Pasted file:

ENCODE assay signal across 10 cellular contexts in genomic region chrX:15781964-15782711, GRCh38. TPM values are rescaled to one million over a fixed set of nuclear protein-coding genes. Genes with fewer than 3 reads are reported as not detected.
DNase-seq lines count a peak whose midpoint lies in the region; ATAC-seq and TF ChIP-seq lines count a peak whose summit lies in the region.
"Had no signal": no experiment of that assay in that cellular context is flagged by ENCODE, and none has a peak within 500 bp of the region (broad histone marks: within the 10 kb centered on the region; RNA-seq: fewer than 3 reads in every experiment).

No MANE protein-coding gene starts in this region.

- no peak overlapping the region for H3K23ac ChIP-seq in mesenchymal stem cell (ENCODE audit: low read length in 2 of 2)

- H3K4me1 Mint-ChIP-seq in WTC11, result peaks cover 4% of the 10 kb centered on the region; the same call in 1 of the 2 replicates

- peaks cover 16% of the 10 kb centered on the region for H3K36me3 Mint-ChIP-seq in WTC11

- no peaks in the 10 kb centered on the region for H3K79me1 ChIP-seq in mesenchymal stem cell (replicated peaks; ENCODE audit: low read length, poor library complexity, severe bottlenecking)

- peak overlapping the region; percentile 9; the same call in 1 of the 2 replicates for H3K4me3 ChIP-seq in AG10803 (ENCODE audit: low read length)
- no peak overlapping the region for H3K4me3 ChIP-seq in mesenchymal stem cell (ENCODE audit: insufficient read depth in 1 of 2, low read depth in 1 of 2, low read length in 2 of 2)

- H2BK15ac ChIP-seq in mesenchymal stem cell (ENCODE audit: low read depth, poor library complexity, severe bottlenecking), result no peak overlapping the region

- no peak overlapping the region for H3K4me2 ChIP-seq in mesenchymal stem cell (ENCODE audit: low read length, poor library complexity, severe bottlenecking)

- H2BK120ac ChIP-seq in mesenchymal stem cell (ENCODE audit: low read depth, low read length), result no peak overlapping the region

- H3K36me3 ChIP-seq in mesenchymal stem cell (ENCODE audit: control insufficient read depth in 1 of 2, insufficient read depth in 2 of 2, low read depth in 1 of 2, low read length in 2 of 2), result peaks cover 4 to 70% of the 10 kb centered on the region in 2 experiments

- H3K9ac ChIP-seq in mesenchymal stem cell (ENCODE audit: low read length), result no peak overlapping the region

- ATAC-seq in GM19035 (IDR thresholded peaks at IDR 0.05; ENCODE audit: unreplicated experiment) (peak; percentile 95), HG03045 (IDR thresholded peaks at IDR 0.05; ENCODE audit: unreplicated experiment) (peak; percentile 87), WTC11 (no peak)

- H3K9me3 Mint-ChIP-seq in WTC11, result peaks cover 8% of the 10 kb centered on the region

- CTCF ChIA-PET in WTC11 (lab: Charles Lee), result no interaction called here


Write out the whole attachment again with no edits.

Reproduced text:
ENCODE assay signal across 10 cellular contexts in genomic region chrX:15781964-15782711, GRCh38. TPM values are rescaled to one million over a fixed set of nuclear protein-coding genes. Genes with fewer than 3 reads are reported as not detected.
DNase-seq lines count a peak whose midpoint lies in the region; ATAC-seq and TF ChIP-seq lines count a peak whose summit lies in the region.
"Had no signal": no experiment of that assay in that cellular context is flagged by ENCODE, and none has a peak within 500 bp of the region (broad histone marks: within the 10 kb centered on the region; RNA-seq: fewer than 3 reads in every experiment).

No MANE protein-coding gene starts in this region.

- no peak overlapping the region for H3K23ac ChIP-seq in mesenchymal stem cell (ENCODE audit: low read length in 2 of 2)

- H3K4me1 Mint-ChIP-seq in WTC11, result peaks cover 4% of the 10 kb centered on the region; the same call in 1 of the 2 replicates

- peaks cover 16% of the 10 kb centered on the region for H3K36me3 Mint-ChIP-seq in WTC11

- no peaks in the 10 kb centered on the region for H3K79me1 ChIP-seq in mesenchymal stem cell (replicated peaks; ENCODE audit: low read length, poor library complexity, severe bottlenecking)

- peak overlapping the region; percentile 9; the same call in 1 of the 2 replicates for H3K4me3 ChIP-seq in AG10803 (ENCODE audit: low read length)
- no peak overlapping the region for H3K4me3 ChIP-seq in mesenchymal stem cell (ENCODE audit: insufficient read depth in 1 of 2, low read depth in 1 of 2, low read length in 2 of 2)

- H2BK15ac ChIP-seq in mesenchymal stem cell (ENCODE audit: low read depth, poor library complexity, severe bottlenecking), result no peak overlapping the region

- no peak overlapping the region for H3K4me2 ChIP-seq in mesenchymal stem cell (ENCODE audit: low read length, poor library complexity, severe bottlenecking)

- H2BK120ac ChIP-seq in mesenchymal stem cell (ENCODE audit: low read depth, low read length), result no peak overlapping the region

- H3K36me3 ChIP-seq in mesenchymal stem cell (ENCODE audit: control insufficient read depth in 1 of 2, insufficient read depth in 2 of 2, low read depth in 1 of 2, low read length in 2 of 2), result peaks cover 4 to 70% of the 10 kb centered on the region in 2 experiments

- H3K9ac ChIP-seq in mesenchymal stem cell (ENCODE audit: low read length), result no peak overlapping the region

- ATAC-seq in GM19035 (IDR thresholded peaks at IDR 0.05; ENCODE audit: unreplicated experiment) (peak; percentile 95), HG03045 (IDR thresholded peaks at IDR 0.05; ENCODE audit: unreplicated experiment) (peak; percentile 87), WTC11 (no peak)

- H3K9me3 Mint-ChIP-seq in WTC11, result peaks cover 8% of the 10 kb centered on the region

- CTCF ChIA-PET in WTC11 (lab: Charles Lee), result no interaction called here